Mullings says places that offer reserved or preferred parking are responding to customer demand, just as any business does when it offers new products or services.

“The truck stop industry is really no different than any other in our free-market society – generally they will increase parking when they believe there is a demand for it. Of course, it isn’t uncommon that government or local opposition thwarts plans to build or expand a truck stop lot, and sometimes a truck stop is simply unable to expand because it is land-locked. Even with these challenges, truck stop operators will find a way to meet their customers’ needs,” Mullings explains.

While conducting other marketing research and feedback, TravelCenters of America (the largest full-service travel center company in the US) discovered another reason that some drivers are willing to reserve paid overnight spots.

“The drivers who wanted this option told us they spent as much as two to three hours looking for parking,” explains Tom Liutkus, senior vice-president of marketing and public relations. “This is akin to hotels that will hold your room for late arrival for a fee. The solution was one that led to greater driver and fleet productivity. Reserve a parking space ahead of time, know that it is available to you and…that means you can keep driving toward your delivery, rather than side to side, looking for truck stop parking.”

Liutkus adds that a recent study published by the American Transportation Research Institute confirms these findings to some extent, with the conclusion that reserved spots allow drivers to typically save about an hour.

TravelCenters of America has the largest parking lots in the industry, an average of 188 spots per site with about 7-8% of them available for reservation for US$12 or $13. This is a separate revenue stream and the fee does not go toward any purchases. Drivers can reserve the spots via on-site kiosks, at the customer service or fuel desks, or using the firm’s TruckSmart app.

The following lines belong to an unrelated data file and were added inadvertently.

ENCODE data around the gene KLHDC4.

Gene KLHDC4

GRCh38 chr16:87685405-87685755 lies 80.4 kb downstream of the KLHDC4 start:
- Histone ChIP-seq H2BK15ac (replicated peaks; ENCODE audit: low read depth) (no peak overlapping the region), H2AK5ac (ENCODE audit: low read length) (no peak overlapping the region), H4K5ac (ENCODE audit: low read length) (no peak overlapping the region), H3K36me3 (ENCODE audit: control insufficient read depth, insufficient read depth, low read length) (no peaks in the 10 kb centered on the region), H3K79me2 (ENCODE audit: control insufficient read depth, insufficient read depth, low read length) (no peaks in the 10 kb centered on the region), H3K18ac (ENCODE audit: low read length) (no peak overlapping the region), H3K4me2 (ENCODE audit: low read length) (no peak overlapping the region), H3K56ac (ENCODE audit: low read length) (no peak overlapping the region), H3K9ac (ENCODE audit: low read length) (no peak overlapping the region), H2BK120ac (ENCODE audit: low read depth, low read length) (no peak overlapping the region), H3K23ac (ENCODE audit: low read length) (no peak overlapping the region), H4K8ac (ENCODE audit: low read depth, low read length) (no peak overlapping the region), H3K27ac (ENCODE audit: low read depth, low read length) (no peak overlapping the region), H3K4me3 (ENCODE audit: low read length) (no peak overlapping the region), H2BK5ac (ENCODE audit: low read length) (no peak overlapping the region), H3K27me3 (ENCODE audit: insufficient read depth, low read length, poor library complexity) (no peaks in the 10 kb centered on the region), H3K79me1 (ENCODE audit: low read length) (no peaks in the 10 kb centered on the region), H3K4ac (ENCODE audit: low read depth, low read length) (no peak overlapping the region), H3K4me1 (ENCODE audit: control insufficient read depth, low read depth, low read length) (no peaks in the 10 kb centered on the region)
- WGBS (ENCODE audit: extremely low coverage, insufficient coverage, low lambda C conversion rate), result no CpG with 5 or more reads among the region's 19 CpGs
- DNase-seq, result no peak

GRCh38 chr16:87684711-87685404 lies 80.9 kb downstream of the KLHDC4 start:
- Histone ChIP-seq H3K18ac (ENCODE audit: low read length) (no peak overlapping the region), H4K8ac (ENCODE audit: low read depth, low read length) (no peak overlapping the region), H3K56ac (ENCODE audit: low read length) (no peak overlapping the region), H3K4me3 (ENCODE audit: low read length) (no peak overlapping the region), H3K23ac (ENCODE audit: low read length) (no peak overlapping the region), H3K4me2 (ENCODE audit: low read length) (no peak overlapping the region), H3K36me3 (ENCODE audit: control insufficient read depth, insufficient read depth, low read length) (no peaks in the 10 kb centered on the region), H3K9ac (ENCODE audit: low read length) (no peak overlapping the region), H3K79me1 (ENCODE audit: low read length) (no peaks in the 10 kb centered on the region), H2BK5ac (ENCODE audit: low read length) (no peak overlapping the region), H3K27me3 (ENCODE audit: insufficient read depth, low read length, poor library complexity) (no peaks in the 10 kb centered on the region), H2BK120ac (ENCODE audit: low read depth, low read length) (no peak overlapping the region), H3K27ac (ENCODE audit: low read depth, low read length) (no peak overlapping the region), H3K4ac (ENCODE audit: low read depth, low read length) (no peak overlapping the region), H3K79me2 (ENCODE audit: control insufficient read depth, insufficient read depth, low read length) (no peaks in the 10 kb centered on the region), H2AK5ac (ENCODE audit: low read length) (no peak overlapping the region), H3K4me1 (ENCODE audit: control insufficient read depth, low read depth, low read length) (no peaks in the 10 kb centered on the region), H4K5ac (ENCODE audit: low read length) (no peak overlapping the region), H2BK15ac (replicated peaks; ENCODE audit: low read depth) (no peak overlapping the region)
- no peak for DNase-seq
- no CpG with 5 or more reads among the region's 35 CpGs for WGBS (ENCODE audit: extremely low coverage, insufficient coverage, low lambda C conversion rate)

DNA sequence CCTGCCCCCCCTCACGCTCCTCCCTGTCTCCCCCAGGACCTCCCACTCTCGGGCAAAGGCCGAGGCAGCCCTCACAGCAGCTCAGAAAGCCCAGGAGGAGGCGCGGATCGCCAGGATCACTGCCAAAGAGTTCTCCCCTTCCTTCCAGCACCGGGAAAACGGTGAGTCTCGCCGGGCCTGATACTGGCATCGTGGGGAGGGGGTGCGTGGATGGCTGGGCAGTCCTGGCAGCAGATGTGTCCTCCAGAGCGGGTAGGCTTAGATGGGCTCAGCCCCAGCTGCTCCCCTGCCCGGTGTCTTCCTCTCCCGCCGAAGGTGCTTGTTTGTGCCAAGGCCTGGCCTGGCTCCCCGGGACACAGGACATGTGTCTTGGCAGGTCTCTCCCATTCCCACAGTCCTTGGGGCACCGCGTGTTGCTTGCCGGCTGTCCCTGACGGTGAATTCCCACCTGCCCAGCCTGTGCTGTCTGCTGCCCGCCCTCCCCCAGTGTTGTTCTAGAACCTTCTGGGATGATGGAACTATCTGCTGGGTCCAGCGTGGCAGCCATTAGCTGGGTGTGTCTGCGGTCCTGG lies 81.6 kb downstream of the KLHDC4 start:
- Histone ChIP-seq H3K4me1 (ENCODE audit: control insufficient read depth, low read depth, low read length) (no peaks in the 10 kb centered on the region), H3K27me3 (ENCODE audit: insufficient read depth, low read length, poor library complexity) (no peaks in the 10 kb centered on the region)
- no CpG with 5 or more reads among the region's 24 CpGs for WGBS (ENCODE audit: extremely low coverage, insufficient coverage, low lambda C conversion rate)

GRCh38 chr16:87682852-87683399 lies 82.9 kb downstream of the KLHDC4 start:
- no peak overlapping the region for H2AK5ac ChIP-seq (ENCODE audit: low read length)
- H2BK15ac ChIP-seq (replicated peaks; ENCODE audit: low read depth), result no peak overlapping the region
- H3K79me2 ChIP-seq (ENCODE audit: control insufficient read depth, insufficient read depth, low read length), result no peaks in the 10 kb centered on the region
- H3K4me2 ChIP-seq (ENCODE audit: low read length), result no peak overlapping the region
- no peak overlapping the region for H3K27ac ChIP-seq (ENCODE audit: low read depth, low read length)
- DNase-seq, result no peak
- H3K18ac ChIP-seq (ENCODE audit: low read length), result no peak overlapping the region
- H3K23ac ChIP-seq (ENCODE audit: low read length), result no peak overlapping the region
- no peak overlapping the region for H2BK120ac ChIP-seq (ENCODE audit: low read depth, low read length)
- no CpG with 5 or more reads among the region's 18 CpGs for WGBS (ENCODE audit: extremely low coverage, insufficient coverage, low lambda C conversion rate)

“The service is not for everyone,” says Liutkus. “That’s why the vast majority of our parking remains free. Drivers tell us if they are in a tight market or have a ‘can’t be late’ emergency load, they find it of value. Wide loads love the reservable spots because escorts by law must park with the trailer. Many women drivers love the reserved parking because the spots are located closer to the building and they prefer that.”

As for overall industry reaction to 10-Acre’s $10 overnight fee that can be applied towards breakfast, on Feb. 28 Larry Jones, the manager of the Never Enough Chrome shop located on the premises, told us the parking lot volumes have not visibly changed since the fee was put in place about a month earlier.


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3 Comments » for Pay to park
  1. Michael Gower says:

    Their property, their rules. Unlike the Americans your $10 gets you a credit in the restaurant.

  2. dave plain says:

    I am not sure what the fuss is about. People complain canadian parking lots are horrible…well, how do you propose they pay to maintain them. The 10 acre in the 70’s was booming. Shuttle bus, 24 hr restaurant…look at it now.
    Sorry folks, we don’t truck for free, why should they maintain a lot for free? All they are asking is if you go there….spend some money. Is a damn breakfast expecting too much? Watch the 10 acre in the morning. Guys sleep there all night, use the 10 acre washroom, grab a Timmy’s, and they’re gone. How much did that contribute to the owner? You HAVE to support these places,
    Otherwise, all private truckstops will go the way of the Fifth Wheel.